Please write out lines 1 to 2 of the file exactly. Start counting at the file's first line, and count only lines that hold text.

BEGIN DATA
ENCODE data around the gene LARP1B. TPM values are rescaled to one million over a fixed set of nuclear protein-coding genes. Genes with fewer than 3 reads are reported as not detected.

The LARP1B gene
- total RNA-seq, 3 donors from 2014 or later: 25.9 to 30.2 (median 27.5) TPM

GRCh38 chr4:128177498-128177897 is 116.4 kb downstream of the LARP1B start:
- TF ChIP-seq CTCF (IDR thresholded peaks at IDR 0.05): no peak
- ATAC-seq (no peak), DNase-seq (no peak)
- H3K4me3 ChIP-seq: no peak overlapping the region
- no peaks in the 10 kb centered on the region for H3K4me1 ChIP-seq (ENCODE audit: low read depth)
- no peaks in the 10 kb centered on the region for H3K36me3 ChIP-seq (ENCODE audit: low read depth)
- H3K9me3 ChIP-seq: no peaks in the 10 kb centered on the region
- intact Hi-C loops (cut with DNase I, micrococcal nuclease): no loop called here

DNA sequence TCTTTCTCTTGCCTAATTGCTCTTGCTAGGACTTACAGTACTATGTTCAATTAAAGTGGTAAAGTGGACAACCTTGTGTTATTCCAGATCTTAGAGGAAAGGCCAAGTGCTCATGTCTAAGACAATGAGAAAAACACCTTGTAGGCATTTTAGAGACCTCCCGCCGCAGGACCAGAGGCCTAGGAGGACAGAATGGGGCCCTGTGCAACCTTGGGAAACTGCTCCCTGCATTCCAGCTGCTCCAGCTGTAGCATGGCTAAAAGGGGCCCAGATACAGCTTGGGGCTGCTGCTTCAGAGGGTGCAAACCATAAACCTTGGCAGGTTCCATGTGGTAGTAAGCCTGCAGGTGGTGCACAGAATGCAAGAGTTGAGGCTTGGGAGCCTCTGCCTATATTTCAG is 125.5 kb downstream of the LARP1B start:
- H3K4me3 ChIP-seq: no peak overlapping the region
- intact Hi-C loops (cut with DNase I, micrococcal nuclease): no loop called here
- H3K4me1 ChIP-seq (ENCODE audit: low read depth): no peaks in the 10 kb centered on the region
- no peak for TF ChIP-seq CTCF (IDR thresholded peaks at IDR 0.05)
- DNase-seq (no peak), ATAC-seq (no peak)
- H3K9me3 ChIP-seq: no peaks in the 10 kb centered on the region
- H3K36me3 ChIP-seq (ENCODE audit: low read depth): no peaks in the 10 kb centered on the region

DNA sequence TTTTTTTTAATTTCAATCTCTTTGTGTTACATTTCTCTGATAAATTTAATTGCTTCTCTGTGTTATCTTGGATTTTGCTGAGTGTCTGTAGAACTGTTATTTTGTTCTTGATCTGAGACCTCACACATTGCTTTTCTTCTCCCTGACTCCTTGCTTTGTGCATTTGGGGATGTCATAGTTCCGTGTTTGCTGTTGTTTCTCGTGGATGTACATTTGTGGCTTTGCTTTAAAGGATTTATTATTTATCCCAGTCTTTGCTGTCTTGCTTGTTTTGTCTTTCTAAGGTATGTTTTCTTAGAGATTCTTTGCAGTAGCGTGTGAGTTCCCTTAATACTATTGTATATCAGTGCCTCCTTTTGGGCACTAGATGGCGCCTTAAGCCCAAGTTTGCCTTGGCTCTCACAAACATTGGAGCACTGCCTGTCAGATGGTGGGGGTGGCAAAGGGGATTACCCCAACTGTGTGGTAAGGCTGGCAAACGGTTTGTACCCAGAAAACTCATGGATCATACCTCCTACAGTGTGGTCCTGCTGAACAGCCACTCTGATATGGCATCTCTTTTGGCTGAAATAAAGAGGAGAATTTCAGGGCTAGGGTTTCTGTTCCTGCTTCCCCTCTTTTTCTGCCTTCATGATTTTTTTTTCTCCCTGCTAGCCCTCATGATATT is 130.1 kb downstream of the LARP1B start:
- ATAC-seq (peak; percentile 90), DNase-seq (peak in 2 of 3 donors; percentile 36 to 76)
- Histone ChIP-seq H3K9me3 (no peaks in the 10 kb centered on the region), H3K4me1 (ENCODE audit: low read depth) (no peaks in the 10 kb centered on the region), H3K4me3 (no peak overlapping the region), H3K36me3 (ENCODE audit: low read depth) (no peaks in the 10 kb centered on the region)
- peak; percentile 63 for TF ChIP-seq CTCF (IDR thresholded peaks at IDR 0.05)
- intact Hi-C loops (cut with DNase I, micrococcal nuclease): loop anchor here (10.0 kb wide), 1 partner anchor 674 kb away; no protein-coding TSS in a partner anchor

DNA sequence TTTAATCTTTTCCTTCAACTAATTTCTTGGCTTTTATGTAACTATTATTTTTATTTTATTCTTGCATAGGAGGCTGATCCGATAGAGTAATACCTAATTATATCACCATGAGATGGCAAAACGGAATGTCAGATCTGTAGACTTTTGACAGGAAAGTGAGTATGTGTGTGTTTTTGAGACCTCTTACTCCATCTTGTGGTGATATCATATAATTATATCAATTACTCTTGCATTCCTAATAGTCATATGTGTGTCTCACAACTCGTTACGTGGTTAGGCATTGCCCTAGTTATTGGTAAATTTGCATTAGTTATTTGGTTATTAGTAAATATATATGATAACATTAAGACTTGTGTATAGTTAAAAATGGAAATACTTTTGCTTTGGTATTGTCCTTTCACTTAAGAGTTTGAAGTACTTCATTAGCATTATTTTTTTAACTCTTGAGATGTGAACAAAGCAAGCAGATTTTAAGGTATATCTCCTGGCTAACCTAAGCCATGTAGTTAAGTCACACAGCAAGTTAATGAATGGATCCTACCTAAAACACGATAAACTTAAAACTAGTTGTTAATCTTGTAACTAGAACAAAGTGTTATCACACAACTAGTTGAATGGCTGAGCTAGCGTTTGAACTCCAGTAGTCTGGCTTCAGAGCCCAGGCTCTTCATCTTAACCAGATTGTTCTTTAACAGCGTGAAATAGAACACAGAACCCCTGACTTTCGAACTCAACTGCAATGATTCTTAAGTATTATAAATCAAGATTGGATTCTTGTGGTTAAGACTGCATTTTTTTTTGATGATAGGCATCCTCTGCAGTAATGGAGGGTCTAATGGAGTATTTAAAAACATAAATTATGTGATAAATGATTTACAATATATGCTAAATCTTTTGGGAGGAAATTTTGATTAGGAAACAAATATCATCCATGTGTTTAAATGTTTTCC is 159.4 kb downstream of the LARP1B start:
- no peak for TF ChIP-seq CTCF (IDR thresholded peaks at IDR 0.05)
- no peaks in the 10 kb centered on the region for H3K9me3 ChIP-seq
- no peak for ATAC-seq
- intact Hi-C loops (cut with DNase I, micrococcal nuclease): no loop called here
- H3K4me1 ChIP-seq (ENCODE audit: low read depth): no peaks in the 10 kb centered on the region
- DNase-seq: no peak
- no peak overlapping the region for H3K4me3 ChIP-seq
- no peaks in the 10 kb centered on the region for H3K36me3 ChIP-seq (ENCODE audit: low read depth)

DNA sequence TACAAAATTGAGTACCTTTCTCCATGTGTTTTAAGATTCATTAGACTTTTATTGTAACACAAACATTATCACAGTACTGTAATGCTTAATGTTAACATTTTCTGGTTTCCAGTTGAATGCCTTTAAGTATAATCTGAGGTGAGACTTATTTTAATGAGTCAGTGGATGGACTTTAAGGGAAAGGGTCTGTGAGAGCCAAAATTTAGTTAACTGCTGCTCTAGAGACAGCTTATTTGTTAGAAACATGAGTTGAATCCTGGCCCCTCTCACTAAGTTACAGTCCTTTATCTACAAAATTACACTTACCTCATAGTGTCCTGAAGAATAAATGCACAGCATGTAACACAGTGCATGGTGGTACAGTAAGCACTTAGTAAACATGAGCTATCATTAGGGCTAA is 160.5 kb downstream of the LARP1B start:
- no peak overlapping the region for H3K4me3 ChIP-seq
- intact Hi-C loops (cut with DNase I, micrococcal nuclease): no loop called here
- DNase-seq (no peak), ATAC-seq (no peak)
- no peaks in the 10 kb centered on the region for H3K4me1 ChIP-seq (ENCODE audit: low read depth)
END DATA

ENCODE data around the gene LARP1B. TPM values are rescaled to one million over a fixed set of nuclear protein-coding genes. Genes with fewer than 3 reads are reported as not detected.

The LARP1B gene